* Prolonged fighting would damage fragile economies
* Rebels in Sudan's Darfur region also report attack (Adds Juba protest)
By Alexander Dziadosz and Ulf Laessing
KHARTOUM/JUBA, April 18 (Reuters) - Sudanese President Omar Hassan al-Bashir
vowed on Wednesday to "liberate" South Sudan from its ruling party, a sharp
escalation of rhetoric after fierce border clashes that edged the African
neighbours closer to all-out war.
There has been growing alarm over the worst violence seen since South Sudan
split away from Sudan as an independent country in July under the terms of a
2005 peace settlement. Global powers have urged the two sides to end the
South Sudan seized the contested oil-producing Heglig region last week,
prompting Sudan's parliament to brand its former civil war foe an "enemy" on
Monday and to call for a swift recapture of the flat savanna region.
In a fiery speech to members of the ruling National Congress Party (NCP)
singing military songs, Bashir repeatedly referred to the South's ruling
Sudan People's Liberation Movement (SPLM) as "insects", a play on their
"Our main goal is liberation of the southern citizens from the SPLM," Bashir
said. "This is our responsibility before the Southern people."
He went on to predict "good news" from Heglig within a few hours, but also
suggested tensions would not end until the South's ruling party collapsed.
He did not specify how that might happen.
"The story began in Heglig, but it will end in Khartoum or Juba," Bashir
Shortly after the speech, South Sudan's army (SPLA) spokesman said the
South's forces had repulsed "a very big attack" on Heglig, which is known as
Panthou in the south. There was no immediate comment on this from Sudan or
independent confirmation of the claim.
Earlier on Wednesday, Sudan and South Sudan accused one another of launching
attacks on a new front. South Sudan's army said a total of 22 soldiers died
in the fighting.
Both countries are economically dependent on oil. Any protracted fighting
would severely hit their economies.
"AN EXPLOSIVE SITUATION"
Distrust runs deep between the neighbours, who are at loggerheads over the
position of their border, how much the landlocked South should pay to
transport its oil through Sudan and the division of national debt, among
South Sudan says Heglig is its rightful territory and has said it will only
withdraw if the United Nations deploys a neutral force there.
In Juba, around 1,000 South Sudanese gathered at a rally, chanting: "Down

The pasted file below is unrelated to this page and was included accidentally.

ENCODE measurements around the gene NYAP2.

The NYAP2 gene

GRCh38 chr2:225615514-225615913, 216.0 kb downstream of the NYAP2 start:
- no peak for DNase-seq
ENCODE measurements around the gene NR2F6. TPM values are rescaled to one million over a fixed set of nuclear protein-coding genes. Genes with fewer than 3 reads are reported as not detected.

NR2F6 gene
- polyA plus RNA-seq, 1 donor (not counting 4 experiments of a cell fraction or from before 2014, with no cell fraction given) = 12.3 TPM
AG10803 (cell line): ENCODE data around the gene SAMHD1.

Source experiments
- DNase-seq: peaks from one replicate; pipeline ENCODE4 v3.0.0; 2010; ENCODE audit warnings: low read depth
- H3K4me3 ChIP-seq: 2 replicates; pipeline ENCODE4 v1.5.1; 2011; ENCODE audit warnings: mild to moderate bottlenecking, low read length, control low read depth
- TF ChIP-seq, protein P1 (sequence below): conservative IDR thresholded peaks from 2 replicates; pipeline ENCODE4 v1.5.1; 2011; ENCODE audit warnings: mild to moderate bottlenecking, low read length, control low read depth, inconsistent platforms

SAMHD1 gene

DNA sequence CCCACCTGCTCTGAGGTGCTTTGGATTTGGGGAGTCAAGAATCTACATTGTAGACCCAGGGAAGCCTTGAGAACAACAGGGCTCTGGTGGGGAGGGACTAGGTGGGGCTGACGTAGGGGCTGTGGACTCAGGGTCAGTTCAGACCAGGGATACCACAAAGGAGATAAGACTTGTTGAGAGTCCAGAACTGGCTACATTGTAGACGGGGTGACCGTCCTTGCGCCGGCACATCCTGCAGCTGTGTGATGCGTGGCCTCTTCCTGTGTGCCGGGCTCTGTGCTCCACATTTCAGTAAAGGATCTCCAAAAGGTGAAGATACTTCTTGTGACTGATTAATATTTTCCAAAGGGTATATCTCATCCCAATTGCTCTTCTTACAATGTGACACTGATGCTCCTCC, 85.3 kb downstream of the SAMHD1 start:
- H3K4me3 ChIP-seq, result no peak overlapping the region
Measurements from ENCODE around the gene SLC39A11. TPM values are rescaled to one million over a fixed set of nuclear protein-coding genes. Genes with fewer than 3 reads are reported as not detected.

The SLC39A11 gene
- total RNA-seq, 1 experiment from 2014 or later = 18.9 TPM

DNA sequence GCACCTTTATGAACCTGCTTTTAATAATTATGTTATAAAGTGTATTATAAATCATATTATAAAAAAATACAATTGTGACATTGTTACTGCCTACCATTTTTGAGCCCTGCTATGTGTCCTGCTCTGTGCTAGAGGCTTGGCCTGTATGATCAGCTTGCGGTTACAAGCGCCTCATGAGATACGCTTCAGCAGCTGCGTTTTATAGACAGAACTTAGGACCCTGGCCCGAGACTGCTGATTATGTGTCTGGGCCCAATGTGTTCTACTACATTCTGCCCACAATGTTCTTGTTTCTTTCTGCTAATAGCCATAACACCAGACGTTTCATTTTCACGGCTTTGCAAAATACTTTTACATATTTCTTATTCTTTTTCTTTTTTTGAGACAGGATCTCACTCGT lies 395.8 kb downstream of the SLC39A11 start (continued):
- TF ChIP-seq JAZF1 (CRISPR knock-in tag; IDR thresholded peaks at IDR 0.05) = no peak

with Bashir". They also criticised U.N. Secretary General Ban Ki-moon after
the U.N. Security Council had called on South Sudan to pull out from Heglig.
"Down with Ban Ki-moon!" Alfred Lado Gore, environment minister and a senior
SPLM official, told the cheering crowd. "We managed to win our independence
and we will win Heglig and (the disputed region of) Abyei."
Russia, a permanent U.N. Security Council member, called on South Sudan to
withdraw immediately to defuse "an explosive situation" in Heglig.
Sudan said it had repulsed an attack on Tuesday by South Sudan's armed
forces near the Bahr al-Arab river, known as the Kiir River in the south.
"Limited forces from the SPLA carried out an attack on the area to divert
the efforts of the armed forces working to liberate the Heglig region," the
state-linked Sudanese Media Centre quoted a local military official as
The report said the fighting took place 62 km (39 miles) south of Mairem
which, maps show, is on the boundary between the Sudanese regions of South
Kordofan and Darfur, the scene of a separate insurgency against the Khartoum
South Sudan's military spokesman, Philip Aguer, confirmed the clashes took
place but said the SPLA had not tried to enter Sudan's territory. The
fighting broke out after southern troops were shelled while trying to
collect water, he said.
"They reacted, and fighting erupted between them," Aguer said. "Our forces
crossed the river, crossed the bridge briefly, but the command recalled them
He said 15 Sudanese soldiers and seven SPLA troops were killed, figures
impossible to verify independently.
In a sign rebel groups in Sudan might be trying to take advantage of the
tensions, insurgents based in Darfur said late on Tuesday they had destroyed
a Sudanese military base and taken control of a town.
The reports from a faction of the Sudan Liberation Army (SLA) loyal to Minni
Minnawi could not be independently verified, and Sudan's army spokesman was
not immediately available to comment.
In Khartoum, Sudanese foreign ministry official Omer Mohamed told reporters
Sudan would continue to press diplomatic as well as military efforts to
recover Heglig. "We have to end the occupation by hook or crook, by either
The 15-nation U.N. Security Council on Tuesday reiterated its call for Sudan
to stop air strikes and South Sudan to withdraw from Heglig. It also
discussed imposing sanctions on the countries if they did not stop the
Sudan said sanctions should only be directed against South Sudan, who it
accuses of violating its sovereignty. (Additional reporting by Michelle
Nichols at the United Nations and Steve Gutterman in Moscow; Editing by
C Thomson Reuters 2012 All rights reserved
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Received on Wed Apr 18 2012 - 18:08:50 EDT